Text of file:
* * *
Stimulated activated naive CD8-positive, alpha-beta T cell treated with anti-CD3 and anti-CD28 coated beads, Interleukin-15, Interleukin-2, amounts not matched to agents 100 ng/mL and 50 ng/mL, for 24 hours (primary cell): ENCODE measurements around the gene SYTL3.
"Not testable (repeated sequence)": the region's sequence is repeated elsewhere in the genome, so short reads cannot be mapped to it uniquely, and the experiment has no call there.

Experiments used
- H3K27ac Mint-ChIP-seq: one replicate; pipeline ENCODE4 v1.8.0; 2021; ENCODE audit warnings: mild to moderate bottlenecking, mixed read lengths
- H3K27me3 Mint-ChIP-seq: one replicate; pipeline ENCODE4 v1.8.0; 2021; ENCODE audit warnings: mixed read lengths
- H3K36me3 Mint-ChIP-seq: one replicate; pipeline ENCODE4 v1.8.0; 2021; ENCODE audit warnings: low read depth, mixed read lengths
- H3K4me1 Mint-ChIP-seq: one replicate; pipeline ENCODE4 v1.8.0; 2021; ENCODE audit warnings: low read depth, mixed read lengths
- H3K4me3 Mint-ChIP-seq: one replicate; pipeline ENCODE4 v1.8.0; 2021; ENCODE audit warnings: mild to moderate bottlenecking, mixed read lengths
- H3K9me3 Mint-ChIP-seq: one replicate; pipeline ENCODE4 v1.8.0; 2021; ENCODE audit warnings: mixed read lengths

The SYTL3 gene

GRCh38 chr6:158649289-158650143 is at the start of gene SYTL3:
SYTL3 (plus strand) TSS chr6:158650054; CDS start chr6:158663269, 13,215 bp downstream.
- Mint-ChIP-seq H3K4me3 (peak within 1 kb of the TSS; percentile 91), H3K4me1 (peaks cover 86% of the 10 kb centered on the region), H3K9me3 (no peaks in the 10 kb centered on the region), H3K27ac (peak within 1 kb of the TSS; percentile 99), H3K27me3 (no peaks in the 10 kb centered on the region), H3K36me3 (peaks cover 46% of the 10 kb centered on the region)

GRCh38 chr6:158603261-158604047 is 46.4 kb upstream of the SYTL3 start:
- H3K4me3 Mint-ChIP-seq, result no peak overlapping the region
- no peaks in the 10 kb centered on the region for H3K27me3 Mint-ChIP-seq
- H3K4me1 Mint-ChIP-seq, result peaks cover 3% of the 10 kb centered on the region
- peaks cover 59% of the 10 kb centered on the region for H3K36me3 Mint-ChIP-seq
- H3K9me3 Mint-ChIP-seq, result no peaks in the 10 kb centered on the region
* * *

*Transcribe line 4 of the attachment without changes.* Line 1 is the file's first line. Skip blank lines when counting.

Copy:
- H3K27ac Mint-ChIP-seq: one replicate; pipeline ENCODE4 v1.8.0; 2021; ENCODE audit warnings: mild to moderate bottlenecking, mixed read lengths